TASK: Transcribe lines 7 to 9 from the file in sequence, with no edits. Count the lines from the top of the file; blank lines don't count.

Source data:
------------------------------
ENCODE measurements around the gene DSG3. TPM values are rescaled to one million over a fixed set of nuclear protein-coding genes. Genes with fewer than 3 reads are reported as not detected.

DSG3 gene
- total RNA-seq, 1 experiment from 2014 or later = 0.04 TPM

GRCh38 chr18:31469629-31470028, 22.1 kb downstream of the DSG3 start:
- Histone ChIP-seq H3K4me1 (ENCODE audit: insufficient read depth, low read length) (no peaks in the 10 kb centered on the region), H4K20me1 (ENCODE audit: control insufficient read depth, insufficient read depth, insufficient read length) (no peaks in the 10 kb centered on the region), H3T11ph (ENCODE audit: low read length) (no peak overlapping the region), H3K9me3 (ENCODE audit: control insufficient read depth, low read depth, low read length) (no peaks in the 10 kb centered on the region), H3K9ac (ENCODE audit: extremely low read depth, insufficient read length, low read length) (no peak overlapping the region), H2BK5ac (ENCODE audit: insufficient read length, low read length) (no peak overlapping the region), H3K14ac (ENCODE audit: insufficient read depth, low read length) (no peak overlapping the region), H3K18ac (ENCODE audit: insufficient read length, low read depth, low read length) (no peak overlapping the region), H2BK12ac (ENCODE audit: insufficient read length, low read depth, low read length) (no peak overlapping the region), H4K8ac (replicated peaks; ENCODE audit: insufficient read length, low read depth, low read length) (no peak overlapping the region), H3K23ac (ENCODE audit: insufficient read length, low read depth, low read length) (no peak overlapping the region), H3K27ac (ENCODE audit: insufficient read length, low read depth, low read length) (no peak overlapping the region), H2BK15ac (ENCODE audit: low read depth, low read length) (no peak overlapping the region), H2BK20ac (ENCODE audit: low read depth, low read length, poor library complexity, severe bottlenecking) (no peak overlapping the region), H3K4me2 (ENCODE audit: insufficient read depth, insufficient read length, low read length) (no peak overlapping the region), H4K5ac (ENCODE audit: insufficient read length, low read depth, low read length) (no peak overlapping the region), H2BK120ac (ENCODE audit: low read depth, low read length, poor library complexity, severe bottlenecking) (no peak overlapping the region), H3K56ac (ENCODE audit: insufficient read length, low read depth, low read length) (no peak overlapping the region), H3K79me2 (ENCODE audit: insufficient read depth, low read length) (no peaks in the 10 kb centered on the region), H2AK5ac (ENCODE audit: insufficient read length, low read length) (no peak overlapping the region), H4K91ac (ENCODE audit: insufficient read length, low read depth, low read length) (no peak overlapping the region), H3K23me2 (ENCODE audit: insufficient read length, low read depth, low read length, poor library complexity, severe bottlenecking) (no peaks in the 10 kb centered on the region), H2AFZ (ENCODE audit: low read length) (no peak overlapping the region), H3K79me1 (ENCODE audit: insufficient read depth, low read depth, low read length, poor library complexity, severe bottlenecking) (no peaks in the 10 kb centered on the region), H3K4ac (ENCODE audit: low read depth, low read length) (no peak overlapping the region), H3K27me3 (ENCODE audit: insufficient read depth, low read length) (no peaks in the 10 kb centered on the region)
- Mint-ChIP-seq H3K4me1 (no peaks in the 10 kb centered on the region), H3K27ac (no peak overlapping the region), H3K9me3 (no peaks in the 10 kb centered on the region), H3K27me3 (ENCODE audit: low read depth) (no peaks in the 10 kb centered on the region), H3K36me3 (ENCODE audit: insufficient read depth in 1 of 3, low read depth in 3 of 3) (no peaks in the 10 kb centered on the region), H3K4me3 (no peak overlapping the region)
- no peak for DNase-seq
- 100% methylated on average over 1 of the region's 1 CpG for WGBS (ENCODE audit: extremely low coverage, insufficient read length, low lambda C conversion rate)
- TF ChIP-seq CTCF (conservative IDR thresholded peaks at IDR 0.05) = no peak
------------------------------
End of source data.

- no peak for DNase-seq
- 100% methylated on average over 1 of the region's 1 CpG for WGBS (ENCODE audit: extremely low coverage, insufficient read length, low lambda C conversion rate)
- TF ChIP-seq CTCF (conservative IDR thresholded peaks at IDR 0.05) = no peak